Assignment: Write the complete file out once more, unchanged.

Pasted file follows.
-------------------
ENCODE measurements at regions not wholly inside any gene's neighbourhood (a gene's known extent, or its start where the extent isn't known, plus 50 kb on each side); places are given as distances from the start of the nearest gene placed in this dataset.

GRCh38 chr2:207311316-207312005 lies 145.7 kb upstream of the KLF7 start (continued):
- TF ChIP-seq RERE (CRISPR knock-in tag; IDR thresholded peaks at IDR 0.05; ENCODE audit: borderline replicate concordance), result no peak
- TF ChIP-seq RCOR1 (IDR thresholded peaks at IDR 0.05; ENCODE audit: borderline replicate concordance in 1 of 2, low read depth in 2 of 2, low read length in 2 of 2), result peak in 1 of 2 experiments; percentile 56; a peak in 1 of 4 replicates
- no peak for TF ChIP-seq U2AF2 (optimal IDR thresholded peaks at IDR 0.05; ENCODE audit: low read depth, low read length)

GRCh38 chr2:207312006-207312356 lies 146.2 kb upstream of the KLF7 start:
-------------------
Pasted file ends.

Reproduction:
ENCODE measurements at regions not wholly inside any gene's neighbourhood (a gene's known extent, or its start where the extent isn't known, plus 50 kb on each side); places are given as distances from the start of the nearest gene placed in this dataset.

GRCh38 chr2:207311316-207312005 lies 145.7 kb upstream of the KLF7 start (continued):
- TF ChIP-seq RERE (CRISPR knock-in tag; IDR thresholded peaks at IDR 0.05; ENCODE audit: borderline replicate concordance), result no peak
- TF ChIP-seq RCOR1 (IDR thresholded peaks at IDR 0.05; ENCODE audit: borderline replicate concordance in 1 of 2, low read depth in 2 of 2, low read length in 2 of 2), result peak in 1 of 2 experiments; percentile 56; a peak in 1 of 4 replicates
- no peak for TF ChIP-seq U2AF2 (optimal IDR thresholded peaks at IDR 0.05; ENCODE audit: low read depth, low read length)

GRCh38 chr2:207312006-207312356 lies 146.2 kb upstream of the KLF7 start: